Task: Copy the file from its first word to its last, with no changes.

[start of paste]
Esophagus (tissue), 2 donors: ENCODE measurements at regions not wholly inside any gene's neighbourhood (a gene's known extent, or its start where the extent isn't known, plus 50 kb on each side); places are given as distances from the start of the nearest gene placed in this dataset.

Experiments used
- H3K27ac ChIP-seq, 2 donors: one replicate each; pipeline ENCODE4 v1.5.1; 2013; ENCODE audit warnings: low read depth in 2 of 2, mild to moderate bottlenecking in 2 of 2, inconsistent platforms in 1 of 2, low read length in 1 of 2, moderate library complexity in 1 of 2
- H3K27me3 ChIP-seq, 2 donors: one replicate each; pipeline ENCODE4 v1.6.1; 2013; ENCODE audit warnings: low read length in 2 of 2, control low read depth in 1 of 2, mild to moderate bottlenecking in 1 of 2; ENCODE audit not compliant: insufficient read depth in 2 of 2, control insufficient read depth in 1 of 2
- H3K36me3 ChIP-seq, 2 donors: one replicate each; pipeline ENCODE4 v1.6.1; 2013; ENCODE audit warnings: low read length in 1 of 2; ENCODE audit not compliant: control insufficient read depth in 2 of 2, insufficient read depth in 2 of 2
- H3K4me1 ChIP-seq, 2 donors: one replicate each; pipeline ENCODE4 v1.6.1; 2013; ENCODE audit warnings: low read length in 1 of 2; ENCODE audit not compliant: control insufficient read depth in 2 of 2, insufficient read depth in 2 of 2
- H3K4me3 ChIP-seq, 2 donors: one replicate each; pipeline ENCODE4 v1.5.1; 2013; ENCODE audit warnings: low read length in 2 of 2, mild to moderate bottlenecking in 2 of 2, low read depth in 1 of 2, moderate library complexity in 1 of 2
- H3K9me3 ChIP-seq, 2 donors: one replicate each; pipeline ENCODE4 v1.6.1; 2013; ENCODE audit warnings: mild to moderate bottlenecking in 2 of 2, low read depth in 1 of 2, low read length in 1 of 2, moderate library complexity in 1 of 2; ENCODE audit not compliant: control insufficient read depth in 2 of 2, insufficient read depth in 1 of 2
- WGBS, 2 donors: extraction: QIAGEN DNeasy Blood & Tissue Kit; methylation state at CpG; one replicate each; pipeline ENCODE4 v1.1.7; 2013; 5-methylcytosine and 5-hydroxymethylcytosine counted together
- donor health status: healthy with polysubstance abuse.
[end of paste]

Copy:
Esophagus (tissue), 2 donors: ENCODE measurements at regions not wholly inside any gene's neighbourhood (a gene's known extent, or its start where the extent isn't known, plus 50 kb on each side); places are given as distances from the start of the nearest gene placed in this dataset.

Experiments used
- H3K27ac ChIP-seq, 2 donors: one replicate each; pipeline ENCODE4 v1.5.1; 2013; ENCODE audit warnings: low read depth in 2 of 2, mild to moderate bottlenecking in 2 of 2, inconsistent platforms in 1 of 2, low read length in 1 of 2, moderate library complexity in 1 of 2
- H3K27me3 ChIP-seq, 2 donors: one replicate each; pipeline ENCODE4 v1.6.1; 2013; ENCODE audit warnings: low read length in 2 of 2, control low read depth in 1 of 2, mild to moderate bottlenecking in 1 of 2; ENCODE audit not compliant: insufficient read depth in 2 of 2, control insufficient read depth in 1 of 2
- H3K36me3 ChIP-seq, 2 donors: one replicate each; pipeline ENCODE4 v1.6.1; 2013; ENCODE audit warnings: low read length in 1 of 2; ENCODE audit not compliant: control insufficient read depth in 2 of 2, insufficient read depth in 2 of 2
- H3K4me1 ChIP-seq, 2 donors: one replicate each; pipeline ENCODE4 v1.6.1; 2013; ENCODE audit warnings: low read length in 1 of 2; ENCODE audit not compliant: control insufficient read depth in 2 of 2, insufficient read depth in 2 of 2
- H3K4me3 ChIP-seq, 2 donors: one replicate each; pipeline ENCODE4 v1.5.1; 2013; ENCODE audit warnings: low read length in 2 of 2, mild to moderate bottlenecking in 2 of 2, low read depth in 1 of 2, moderate library complexity in 1 of 2
- H3K9me3 ChIP-seq, 2 donors: one replicate each; pipeline ENCODE4 v1.6.1; 2013; ENCODE audit warnings: mild to moderate bottlenecking in 2 of 2, low read depth in 1 of 2, low read length in 1 of 2, moderate library complexity in 1 of 2; ENCODE audit not compliant: control insufficient read depth in 2 of 2, insufficient read depth in 1 of 2
- WGBS, 2 donors: extraction: QIAGEN DNeasy Blood & Tissue Kit; methylation state at CpG; one replicate each; pipeline ENCODE4 v1.1.7; 2013; 5-methylcytosine and 5-hydroxymethylcytosine counted together
- donor health status: healthy with polysubstance abuse.